To get through this coronavirus lockdown, the best tip I can offer you is to approach screen time mindfully.

A man looking at a tablet during the coronavirus lockdown

Set limits for yourself (perhaps an alarm) on the amount of time you are going to look up news articles and read information. After your alarm goes off, you acknowledge that your time is over for the day, and focus on your self-care activities.

Get some sun and breath fresh air

Going outside can be a refreshing escape from being in a coronavirus lockdown, if you’re living in an area where you are still allowed to spend time outside honoring social distancing. If you can, get some sun, go take a walk, hike or simply sit outside and observe the trees, birds, clouds and sounds around you. Even if you’re in a lockdown and can’t leave your home, you can still open your windows once in a while and take a breath of fresh air.

Remember that this is temporary

When you are coping with social isolation, it is very easy to get wrapped up in the state of permanence. Your brain loves to examine worst case scenarios, and create terrifying stories in your mind.

A woman walking outside alone during the coronavirus lockdown

To stop this from happening, you have to remind yourself that nothing is permanent, and that this situation is temporary.

You will have to remind yourself of this over and over again. This situation is temporary, and we will all get through it together.

How to cope with your stress and anxiety

The coronavirus (COVID-19) pandemic is causing a lot of uncertainty, anxiety and stress. It is easy to fall into ruminating thoughts, catastrophic thinking, and negative habitual behaviors. There are a lot of unknowns and it is challenging to find the answers.

Keep things in perspective

Your brain is unable to process many things at one time, so your full attention becomes focused on one problem. There is a lot going on right now, so your brain can make relatively small things look really big. To shift this, focus on keeping things in perspective and start a gratitude practice.

Start practicing gratitude

In positive psychology, clients are taught to identify and write down 3 things that they are grateful for every day. It can be as simple as watching a beautiful sunset, or drinking a warm cup of coffee. When you start a daily gratitude practice, you start conditioning your brain to focus on what is working and going well, rather than what isn’t.

Start practicing mindfulness

Mindfulness practice encourages non-judgmental awareness, seeing things exactly as they are, with openness and curiosity. The coronavirus (COVID-19) pandemic creates a lot of unrest and fear, especially if you are in a lockdown. Practicing mindfulness draws your attention to what is happening right here, right now, in the present moment.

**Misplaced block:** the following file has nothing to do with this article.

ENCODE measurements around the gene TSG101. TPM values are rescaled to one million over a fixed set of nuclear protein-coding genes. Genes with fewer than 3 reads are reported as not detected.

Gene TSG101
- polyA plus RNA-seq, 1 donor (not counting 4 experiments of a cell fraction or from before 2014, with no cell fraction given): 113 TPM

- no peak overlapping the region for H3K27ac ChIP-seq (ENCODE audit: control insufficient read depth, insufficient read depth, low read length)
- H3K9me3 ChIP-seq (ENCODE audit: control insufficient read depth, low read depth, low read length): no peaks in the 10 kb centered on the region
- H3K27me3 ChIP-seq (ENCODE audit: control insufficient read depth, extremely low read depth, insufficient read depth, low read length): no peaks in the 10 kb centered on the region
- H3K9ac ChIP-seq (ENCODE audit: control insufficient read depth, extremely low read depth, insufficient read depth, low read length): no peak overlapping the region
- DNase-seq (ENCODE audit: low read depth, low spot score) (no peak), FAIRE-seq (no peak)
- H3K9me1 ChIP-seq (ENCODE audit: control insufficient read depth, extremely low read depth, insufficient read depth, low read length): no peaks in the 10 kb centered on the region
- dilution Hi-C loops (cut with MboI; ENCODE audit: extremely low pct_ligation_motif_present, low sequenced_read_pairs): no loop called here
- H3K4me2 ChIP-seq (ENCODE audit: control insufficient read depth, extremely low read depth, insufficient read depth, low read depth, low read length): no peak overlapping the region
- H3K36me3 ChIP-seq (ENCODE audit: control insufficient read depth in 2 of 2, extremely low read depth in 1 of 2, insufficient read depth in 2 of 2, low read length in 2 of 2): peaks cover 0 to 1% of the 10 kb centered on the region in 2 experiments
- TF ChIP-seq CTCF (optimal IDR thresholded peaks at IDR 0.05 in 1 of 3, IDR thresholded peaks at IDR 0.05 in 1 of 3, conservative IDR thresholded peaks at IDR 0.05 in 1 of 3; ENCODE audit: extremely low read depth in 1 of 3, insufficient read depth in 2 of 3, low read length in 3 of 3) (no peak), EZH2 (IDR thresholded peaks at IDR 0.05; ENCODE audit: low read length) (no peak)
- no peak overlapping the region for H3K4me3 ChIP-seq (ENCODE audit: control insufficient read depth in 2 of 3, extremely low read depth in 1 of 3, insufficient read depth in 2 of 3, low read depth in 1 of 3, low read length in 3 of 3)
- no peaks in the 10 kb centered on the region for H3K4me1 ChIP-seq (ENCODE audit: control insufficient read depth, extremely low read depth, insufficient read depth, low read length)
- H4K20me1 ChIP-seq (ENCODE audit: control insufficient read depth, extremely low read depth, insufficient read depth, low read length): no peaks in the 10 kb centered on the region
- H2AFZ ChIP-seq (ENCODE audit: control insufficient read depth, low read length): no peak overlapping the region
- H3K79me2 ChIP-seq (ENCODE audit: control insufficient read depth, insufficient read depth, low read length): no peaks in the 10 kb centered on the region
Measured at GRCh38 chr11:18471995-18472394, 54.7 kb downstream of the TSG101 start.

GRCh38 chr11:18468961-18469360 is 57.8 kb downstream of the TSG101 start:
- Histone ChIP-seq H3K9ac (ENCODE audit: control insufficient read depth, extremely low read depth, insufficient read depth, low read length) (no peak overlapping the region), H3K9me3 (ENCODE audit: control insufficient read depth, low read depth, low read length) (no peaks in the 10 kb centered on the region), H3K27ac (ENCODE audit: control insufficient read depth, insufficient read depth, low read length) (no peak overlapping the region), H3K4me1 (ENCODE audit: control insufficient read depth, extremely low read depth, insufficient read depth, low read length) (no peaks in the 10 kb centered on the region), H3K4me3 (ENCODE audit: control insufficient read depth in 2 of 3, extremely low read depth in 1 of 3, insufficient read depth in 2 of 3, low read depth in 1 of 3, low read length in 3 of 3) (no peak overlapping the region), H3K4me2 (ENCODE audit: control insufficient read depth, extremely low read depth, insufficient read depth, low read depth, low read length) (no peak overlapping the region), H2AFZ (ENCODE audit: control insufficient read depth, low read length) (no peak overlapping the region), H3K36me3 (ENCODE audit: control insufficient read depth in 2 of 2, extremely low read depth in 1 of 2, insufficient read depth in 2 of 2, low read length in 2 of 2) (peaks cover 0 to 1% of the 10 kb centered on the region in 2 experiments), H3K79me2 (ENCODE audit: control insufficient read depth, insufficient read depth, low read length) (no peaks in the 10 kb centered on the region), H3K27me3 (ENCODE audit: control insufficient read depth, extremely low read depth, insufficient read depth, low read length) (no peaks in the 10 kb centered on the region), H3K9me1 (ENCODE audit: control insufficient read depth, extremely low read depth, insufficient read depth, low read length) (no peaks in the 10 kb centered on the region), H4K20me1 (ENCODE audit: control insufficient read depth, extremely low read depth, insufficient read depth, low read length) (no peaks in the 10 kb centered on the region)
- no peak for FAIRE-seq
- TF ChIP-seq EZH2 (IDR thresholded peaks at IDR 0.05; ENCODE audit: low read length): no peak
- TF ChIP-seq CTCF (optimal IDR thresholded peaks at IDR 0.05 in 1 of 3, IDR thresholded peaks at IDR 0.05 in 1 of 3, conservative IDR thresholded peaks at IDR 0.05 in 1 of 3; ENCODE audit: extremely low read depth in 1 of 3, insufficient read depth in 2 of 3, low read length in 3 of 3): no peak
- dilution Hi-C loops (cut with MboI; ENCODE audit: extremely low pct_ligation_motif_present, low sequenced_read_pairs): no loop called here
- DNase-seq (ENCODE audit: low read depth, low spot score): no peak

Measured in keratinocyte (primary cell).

A woman with her eyes closed meditating during the coronavirus lockdown

To get started, check out the free resources available from HeadSpace, Meditation Studio, and Ten Percent Happier.

Deal with ruminating thoughts and worries

If you are having ruminating thoughts, it is important to recognize them, and redirect your attention. Changing your focus can help interrupt those negative thought patterns.

As soon as you recognize that you’re going into an anxiety spiral, stop and check in with your body. I feel my anxiety in my chest and stomach. I’ve noticed that the anxiety feels like a small tornado. Where do you feel the anxiety in your body?

A man sitting on the floor alone during the coronavirus lockdown

Once you identify the anxiety, you can take some deep breaths, remind yourself that you are safe and then try calling a friend, going on a walk or reading a book.

Remember if you’re freaking out, you are not alone and nothing is wrong with you. Right now we’re all facing uncertainty and anxiety. This will pass soon.

At the same same, try writing down a plan of small actionable steps you can take right away when you start worrying. Being proactive helps ease your fears. One step in my action plan is to practice square breathing, which helps me feel more grounded.

Seek mental health support

There is a significant difference between having emotional ups and downs, and a prolonged period of emotional distress. The main difference is that your daily functioning (eating, sleeping, moving, working, communicating) drastically change, and you aren’t doing those activities like you normally do.

“Getting help when needed is a sign of maturity and wisdom. And don’t wait until you’re at wit’s end; get help early and often.”

Dr. Jay Winner

Reach out to a licensed mental health professional if you notice that your anxiety and stress symptoms begin to interfere with your work, maintaining close relationships, socializing or taking care of yourself and others.

A man getting mental health services during coronavirus lockdown

There are several online platforms where you can get immediate access to a licensed mental health professional. If you already have a therapist, contact them and set up a virtual session.

How to prepare for grocery shopping

The key to grocery shopping is to have a plan. This helps you buy the right items and avoid panic-shopping. Remember, grocery stores are still open, and will remain open.

“We have been absolutely reassured that the supplies are there. There is enough for everybody. So plan, don’t panic is the key thing.”

Dr. Christopher Hand

First, take a look at what you have in the pantry and write a list. Next, research receipes and create a solid meal plan before you go shopping. A helpful tip to follow if you’re sheltering in place is a list of foods to purchase.

Most importantly, your meals should consist of a starch, a protein and produce. Try to avoid canned foods and eat fresh organic fruits and vegetables, which are healthier for you and bolster your immune system.

How to eliminate boredom

Are you feeling bored and restless, not sure what to do to get through your days while you’re in a coronavirus lockdown? The tips below include a variety of activities you can do, ranging from volunteering to learning a new language.

How to entertain and care for your kids

Now that schools and daycares are closed, parents are wondering how to manage this new and unexpected change to their daily life. I love how Brené Brown shares her experience about hiding in a tuba while dealing with the coronavirus lockdown in her home.

Support anxious and worried kids

Remember that young children do not have the language to communicate their fears or anxiety.

A child covering their eyes during the coronavirus lockdown